If our health system is transforming, how will that change how our provincial and local system leaders behave? Will they become “transformational leaders”? What does that mean? How will our leaders be any different when they start becoming “system leaders” — while also being “silo-leaders”?

In the past, traditional “command and control” styles of leadership have focused on having personal power and authority over others within a silo.  This style of leadership has been reserved for a few key individuals — whose role has been associated with behaviours of “control”, “direction” and “knowing what is best for others”.

It implies that someone up there in the organization is responsible for your well-being. At the macro-system level, it implies that some inner-circle of super-smart people actually know the correct answers to the challenges faced in each organization and each community. Some believe that because only they possess the intellectual capital to decide “what is best”, they should be treated as “special”.

Some have understandably labeled this stance “narcissisticwhere some leaders are clearly more focused on advancing their own self-interests, than on serving the best interests of their communities. But this “grand leader” management style of the past, does not support an empowered, accountable, and responsible work force — the type of workforce which is necessary to build and maintain a flexible, innovative, collaborative, dynamic and successful Patients First Integrated Healthcare Delivery System.

Transformational Leaders believe that people throughout our organizations and healthcare services delivery systems have the ability — and the responsibility — to lead others through change. But leadership needs to start at the top. Pope Francis is turning out to be a good example of a humble leader who challenges the status quo — and the “way we do things” in the entrenched bureaucracy in Rome. He simply tells the truth, and forces complete transparency. What an interesting approach for leaders!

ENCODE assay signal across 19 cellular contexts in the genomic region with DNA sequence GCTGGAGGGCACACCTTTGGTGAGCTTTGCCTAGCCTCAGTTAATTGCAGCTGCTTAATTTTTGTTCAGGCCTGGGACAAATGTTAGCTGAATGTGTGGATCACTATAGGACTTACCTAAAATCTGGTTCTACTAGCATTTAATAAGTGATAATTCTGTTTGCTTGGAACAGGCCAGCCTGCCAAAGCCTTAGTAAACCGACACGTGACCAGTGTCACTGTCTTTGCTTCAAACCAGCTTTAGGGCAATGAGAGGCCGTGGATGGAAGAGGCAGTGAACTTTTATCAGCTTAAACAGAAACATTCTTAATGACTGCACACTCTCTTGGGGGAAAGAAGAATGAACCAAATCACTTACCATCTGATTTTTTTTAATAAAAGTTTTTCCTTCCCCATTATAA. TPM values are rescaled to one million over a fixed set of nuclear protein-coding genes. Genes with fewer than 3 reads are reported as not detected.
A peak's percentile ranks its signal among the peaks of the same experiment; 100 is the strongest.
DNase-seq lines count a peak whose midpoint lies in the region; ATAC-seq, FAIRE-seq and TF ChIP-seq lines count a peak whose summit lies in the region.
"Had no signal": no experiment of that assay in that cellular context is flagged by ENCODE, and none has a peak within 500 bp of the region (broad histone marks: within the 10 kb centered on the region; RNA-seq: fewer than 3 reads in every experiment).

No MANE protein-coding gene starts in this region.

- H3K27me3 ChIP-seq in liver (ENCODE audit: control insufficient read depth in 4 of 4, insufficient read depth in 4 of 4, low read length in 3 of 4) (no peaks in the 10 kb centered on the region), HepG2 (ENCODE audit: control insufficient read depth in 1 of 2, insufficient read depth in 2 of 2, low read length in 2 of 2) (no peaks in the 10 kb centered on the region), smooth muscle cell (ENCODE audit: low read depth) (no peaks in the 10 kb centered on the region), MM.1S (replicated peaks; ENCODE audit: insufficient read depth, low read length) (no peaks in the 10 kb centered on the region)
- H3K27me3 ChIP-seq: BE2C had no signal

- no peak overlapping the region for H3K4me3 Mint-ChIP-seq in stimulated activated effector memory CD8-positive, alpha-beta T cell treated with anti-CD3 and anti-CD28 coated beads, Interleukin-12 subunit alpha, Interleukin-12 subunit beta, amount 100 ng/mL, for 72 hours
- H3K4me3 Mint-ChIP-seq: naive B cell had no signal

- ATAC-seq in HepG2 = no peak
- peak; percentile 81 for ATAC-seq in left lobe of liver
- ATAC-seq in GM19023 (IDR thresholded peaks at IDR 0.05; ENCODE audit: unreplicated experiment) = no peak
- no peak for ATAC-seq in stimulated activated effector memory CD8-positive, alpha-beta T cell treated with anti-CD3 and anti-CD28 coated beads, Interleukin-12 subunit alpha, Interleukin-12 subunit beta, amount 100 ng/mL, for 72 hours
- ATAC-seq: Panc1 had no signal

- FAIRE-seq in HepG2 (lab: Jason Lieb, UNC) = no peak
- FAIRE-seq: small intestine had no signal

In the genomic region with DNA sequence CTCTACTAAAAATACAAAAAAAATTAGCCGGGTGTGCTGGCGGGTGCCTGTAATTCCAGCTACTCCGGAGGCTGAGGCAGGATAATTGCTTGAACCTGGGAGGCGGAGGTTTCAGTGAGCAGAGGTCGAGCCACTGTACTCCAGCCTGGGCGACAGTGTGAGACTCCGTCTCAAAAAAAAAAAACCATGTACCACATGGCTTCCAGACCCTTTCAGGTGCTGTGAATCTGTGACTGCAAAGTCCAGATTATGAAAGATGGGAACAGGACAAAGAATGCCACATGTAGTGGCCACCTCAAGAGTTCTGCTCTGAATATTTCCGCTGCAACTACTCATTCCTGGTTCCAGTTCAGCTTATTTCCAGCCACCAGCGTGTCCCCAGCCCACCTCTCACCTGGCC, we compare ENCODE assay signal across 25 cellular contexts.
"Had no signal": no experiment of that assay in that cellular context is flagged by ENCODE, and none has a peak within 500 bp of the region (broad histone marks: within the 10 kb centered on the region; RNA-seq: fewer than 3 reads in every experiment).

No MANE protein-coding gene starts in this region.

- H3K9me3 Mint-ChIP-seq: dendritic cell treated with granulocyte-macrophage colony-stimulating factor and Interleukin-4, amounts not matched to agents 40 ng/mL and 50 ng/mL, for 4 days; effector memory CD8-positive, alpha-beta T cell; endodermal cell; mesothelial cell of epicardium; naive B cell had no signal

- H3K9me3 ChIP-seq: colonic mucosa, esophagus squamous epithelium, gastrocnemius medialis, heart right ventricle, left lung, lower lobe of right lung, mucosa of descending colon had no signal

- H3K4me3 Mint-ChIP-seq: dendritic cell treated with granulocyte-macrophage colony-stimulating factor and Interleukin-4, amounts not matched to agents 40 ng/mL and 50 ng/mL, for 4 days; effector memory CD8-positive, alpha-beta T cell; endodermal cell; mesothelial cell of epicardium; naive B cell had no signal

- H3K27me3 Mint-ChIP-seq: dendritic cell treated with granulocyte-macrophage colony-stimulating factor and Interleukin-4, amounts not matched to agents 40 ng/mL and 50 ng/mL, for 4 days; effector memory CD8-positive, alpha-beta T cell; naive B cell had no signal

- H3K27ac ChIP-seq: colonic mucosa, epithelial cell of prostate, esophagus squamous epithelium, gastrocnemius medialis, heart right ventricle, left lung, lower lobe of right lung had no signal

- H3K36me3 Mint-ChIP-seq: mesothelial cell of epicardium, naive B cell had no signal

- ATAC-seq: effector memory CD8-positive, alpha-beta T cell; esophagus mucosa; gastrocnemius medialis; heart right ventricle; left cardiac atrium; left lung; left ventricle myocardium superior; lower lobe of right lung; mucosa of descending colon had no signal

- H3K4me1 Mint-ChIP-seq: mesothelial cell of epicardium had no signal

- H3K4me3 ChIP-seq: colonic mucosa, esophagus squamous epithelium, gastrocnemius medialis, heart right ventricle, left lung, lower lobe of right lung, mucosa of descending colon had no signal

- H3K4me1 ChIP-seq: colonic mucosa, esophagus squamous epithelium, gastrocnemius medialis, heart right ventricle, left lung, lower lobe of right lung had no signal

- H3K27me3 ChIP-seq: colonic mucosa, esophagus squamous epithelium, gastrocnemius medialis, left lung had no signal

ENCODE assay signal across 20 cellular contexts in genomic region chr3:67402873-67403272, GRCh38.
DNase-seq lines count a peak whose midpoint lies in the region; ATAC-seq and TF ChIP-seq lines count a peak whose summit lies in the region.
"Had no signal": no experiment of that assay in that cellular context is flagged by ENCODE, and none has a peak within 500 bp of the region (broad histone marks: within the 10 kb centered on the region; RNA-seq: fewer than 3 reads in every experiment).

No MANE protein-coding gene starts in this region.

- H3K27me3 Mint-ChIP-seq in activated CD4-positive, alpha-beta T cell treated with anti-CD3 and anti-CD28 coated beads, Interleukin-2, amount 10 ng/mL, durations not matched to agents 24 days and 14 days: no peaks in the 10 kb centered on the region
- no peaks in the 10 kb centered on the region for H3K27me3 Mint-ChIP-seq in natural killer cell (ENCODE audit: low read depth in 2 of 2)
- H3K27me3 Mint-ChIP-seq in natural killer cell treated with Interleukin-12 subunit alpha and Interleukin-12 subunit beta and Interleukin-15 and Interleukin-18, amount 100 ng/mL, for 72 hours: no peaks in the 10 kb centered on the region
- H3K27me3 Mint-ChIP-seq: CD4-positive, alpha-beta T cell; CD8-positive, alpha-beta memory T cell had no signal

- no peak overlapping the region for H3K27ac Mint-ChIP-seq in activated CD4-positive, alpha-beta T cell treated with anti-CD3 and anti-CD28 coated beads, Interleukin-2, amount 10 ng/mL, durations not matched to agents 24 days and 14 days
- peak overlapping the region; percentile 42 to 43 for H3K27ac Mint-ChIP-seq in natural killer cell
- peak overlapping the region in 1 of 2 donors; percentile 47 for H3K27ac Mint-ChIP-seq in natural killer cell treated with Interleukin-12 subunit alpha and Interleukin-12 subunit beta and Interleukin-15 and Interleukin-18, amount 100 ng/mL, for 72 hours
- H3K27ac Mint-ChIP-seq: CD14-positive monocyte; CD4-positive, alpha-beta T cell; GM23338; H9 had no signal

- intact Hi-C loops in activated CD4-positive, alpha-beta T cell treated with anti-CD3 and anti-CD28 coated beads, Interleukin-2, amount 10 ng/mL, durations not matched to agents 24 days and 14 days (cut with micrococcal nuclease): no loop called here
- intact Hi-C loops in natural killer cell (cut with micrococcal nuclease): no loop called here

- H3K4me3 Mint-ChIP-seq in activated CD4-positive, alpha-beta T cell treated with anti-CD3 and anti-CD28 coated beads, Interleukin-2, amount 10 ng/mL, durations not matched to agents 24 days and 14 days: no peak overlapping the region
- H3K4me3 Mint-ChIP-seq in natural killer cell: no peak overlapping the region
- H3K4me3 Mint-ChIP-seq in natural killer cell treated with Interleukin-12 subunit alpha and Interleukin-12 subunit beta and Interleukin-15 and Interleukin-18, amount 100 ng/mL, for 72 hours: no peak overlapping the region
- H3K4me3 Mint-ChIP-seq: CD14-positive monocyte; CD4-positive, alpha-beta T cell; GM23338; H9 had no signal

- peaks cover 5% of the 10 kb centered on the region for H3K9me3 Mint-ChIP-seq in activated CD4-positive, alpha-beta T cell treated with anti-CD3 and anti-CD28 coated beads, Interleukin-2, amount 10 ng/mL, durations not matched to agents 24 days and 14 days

When launching his “Patients First Action Plan“, Dr. Eric Hoskins planted his strategic direction in the bedrock of some very key values — including “service to people”, “patients first”, and a deep commitment to maintaining Medicare — including expanding our national public health care program to include Pharmacare.

Many people I have spoken to thought that Minister Hoskins’ Empire Club speech appealed to their sense of purpose. They liked that. They would really like to get back to that point where there is a sense of mission and purpose — something bigger than themselves. He also committed in his speech to transparency — which means telling/revealing the “whole truth”. Truth-telling is not really very common in systems that are primarily governed by self-interests. So how will our “Transformational Leaders” behave in this new world of enhanced transparency?

Change management scholar, Peter Senge, notes that “the most outstanding leaders do not mesmerize an attending audience with their brilliance or eloquence, rather, what distinguishes them is the clarity and persuasiveness of their ideas, the depth of their commitment and their openness to continually learn more.  They do not have the answer.”  Instead, they are committed to removing barriers that stand between the organization’s reality, and its desired future.  This includes providing a “safe environment” — which allows, and even celebrates its mistakes — and it includes providing people with the opportunity to learn from their best mistakes, and to change.

In his book Stewardship: Choosing Service Over Self-Interest, Peter Block supports Senge’s views.  He offers stewardship as the new foundation for leadership — describing it as “the willingness to be accountable for the well-being of the larger organization by operating in service, rather than in control of those around us.  The underlying value is about deepening our commitment to service — to serving others”.